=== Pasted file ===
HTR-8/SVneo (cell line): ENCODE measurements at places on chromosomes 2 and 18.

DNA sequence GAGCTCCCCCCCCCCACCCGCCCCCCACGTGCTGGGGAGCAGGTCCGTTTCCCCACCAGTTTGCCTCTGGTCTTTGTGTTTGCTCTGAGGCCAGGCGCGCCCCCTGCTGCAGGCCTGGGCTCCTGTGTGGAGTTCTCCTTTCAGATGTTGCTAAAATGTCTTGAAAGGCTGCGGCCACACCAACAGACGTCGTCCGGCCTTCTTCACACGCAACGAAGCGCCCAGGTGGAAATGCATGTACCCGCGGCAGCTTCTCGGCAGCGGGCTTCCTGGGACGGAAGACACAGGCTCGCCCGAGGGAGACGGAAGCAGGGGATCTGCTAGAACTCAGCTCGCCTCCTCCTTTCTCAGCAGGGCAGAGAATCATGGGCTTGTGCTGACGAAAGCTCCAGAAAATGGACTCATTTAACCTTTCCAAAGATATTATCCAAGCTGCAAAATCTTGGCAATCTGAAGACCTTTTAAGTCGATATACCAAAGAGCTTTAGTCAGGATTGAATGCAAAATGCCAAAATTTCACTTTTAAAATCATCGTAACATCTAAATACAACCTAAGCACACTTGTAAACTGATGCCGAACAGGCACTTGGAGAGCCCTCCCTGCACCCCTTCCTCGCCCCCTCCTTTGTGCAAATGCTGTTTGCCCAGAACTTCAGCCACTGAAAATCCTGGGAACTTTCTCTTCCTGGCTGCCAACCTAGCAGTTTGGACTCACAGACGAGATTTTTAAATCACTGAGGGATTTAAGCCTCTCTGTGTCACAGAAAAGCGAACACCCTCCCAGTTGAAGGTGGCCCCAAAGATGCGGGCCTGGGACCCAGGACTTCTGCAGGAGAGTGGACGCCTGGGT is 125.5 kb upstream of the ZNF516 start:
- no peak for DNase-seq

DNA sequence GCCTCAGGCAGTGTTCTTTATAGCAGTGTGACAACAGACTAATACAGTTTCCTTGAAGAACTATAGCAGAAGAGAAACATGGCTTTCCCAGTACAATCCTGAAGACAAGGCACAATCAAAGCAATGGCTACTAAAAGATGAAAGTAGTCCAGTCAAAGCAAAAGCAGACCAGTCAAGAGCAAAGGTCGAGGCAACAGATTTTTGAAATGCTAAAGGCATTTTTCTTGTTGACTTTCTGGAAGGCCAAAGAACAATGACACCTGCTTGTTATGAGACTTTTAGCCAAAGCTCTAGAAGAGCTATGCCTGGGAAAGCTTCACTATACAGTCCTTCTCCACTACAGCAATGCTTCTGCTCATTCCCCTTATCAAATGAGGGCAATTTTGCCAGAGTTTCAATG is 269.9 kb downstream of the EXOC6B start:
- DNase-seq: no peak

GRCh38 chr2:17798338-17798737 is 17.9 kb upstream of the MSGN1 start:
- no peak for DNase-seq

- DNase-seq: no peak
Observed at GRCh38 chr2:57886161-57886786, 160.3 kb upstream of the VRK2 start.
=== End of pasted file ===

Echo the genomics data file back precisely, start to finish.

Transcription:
HTR-8/SVneo (cell line): ENCODE measurements at places on chromosomes 2 and 18.

DNA sequence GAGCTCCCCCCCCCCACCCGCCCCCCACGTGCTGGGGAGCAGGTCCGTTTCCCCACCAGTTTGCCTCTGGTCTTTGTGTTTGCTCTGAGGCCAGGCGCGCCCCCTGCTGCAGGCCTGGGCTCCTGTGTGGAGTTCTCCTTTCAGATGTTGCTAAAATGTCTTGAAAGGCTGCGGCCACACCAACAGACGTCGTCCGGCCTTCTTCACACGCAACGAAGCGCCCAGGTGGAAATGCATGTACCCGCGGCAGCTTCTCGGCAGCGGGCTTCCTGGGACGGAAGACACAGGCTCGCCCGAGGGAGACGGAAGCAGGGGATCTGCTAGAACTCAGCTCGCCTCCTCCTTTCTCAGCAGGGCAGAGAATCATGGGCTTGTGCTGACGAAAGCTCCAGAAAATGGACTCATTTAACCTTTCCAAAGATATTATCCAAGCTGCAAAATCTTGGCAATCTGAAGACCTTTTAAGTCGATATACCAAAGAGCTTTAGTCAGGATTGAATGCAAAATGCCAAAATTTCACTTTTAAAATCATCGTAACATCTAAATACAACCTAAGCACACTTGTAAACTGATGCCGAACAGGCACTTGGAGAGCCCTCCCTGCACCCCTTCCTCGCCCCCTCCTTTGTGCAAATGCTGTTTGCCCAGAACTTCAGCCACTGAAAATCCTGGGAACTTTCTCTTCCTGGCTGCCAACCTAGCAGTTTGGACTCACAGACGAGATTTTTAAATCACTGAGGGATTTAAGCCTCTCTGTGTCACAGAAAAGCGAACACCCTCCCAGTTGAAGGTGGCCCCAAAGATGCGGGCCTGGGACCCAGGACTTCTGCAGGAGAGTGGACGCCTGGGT is 125.5 kb upstream of the ZNF516 start:
- no peak for DNase-seq

DNA sequence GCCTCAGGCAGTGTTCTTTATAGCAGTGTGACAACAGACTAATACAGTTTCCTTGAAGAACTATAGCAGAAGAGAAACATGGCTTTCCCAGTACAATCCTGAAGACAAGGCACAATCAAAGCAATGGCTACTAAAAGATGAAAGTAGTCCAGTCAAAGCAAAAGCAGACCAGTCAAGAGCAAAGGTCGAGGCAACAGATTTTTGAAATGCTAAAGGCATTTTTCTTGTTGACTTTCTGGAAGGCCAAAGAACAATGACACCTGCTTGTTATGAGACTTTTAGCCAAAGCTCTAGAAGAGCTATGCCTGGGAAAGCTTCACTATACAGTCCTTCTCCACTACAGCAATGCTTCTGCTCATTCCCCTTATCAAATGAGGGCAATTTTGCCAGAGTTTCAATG is 269.9 kb downstream of the EXOC6B start:
- DNase-seq: no peak

GRCh38 chr2:17798338-17798737 is 17.9 kb upstream of the MSGN1 start:
- no peak for DNase-seq

- DNase-seq: no peak
Observed at GRCh38 chr2:57886161-57886786, 160.3 kb upstream of the VRK2 start.